This is what Christmas dinner was like for the Royal Family, in case you need ideas for next year's holiday feast
The Royal Family members — they’re just like us. Okay, maybe that’s not entirely true — but, like many families, they have holiday traditions that they hold dear and practice religiously. If you’ve ever wondered what Christmas dinner is like for the Royal Family (and who amongst us hasn’t?), then you’re in luck.
Darren McGrady, the former chef to Queen Elizabeth II, Diana Princess of Wales, and Princes William and Harry, has shed some light on how the Royal Family spends Christmas Eve and Christmas Day.
Each Christmas, Christmas, Queen Elizabeth II heads to Sandringham House in Norfolk on either December 19th or 20th and the rest of the family arrives at lunchtime on Christmas Eve — though the Queen had to miss out on some holiday fun due to a cold this year. (Get well soon!!!)
Then, like so many other families, they enjoy swapping gifts, eating delicious holiday fare, and attending mass. Of course, some things are a bit different — for example, they watch the Queen’s holiday speech after dinner
Because the Royal Family has German ancestry, they include some German traditions, such as opening gifts on Christmas Eve rather than Christmas day, in their festivities.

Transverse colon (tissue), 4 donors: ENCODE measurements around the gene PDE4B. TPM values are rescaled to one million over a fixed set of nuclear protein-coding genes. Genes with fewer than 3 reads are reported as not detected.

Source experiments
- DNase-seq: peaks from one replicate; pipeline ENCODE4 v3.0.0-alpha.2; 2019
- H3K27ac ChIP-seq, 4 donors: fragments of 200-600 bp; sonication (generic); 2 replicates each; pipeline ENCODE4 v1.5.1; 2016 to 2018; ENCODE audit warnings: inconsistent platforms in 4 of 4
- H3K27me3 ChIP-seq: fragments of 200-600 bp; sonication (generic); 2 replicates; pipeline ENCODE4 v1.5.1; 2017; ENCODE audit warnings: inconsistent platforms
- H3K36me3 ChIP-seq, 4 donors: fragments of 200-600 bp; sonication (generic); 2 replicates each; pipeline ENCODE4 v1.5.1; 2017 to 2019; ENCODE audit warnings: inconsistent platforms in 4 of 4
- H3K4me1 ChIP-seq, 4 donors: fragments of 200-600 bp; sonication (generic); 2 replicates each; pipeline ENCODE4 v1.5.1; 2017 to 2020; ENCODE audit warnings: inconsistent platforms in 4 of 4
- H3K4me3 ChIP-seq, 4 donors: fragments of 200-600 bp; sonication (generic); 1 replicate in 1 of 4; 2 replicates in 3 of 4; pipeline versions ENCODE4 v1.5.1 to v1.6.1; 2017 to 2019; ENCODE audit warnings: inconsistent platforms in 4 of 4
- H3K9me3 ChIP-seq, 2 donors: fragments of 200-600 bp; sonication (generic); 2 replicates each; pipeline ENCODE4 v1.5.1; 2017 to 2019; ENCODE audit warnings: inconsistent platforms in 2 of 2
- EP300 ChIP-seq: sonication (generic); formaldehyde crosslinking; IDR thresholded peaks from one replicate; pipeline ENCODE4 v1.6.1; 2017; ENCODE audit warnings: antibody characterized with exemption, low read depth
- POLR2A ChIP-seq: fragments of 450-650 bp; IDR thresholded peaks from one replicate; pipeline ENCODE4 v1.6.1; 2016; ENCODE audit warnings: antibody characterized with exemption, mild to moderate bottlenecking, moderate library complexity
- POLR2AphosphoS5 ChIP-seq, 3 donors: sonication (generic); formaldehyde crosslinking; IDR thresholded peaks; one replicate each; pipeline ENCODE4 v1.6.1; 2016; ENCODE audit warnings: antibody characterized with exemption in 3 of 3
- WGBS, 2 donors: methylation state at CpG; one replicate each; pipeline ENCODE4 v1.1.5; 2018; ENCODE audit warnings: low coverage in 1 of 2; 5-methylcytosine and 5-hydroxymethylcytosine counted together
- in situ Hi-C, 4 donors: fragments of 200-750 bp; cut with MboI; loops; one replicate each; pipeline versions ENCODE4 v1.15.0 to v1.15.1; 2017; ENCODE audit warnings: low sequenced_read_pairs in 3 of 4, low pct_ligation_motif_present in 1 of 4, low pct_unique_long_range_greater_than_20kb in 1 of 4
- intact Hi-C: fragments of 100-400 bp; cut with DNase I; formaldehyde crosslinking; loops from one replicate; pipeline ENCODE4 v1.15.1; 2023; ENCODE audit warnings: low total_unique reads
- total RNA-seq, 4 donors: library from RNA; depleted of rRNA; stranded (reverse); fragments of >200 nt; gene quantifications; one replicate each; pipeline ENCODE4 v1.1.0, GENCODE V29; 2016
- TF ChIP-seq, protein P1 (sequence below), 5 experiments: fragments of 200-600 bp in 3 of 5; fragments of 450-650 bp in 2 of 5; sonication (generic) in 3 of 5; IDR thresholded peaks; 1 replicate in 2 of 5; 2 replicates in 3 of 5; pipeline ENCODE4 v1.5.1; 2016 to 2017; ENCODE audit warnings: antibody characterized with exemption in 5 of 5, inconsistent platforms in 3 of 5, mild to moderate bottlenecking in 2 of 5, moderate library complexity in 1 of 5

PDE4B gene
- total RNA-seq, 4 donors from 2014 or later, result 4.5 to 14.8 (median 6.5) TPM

Christmas morning is fairly traditional — the family enjoys a big breakfast before attending mass. Post-church, they dine on shrimp or lobster salad, roasted turkey, and traditional side dishes such as parsnips, carrots, Brussels sprouts, and Christmas pudding with brandy butter for dessert.
We all know that when you find an amazing holiday meal, you stick to it — so the Royal Family keeps the menu consistent.
Post-lunch, they watch the Queen’s speech and then disperse to enjoy some downtime before reuniting for Christmas tea and fruitcake.
Dinner is what sounds especially delicious — it consists of a buffet with between 15 and 20 options. The chefs remain at the table to carve and serve, and this Christmas dinner sounds like the stuff of dreams.
But, before the buffet, there’s a delightful tradition — the Queen serves her own servants.
If you’re not already jealous enough of the Royal Family’s holiday festivities, just wait — there’s more! McGrady spills that the Queen is a “major chocoholic,” so there’s always plenty of chocolate on hand.
So, how can we score ourselves an invite for next year?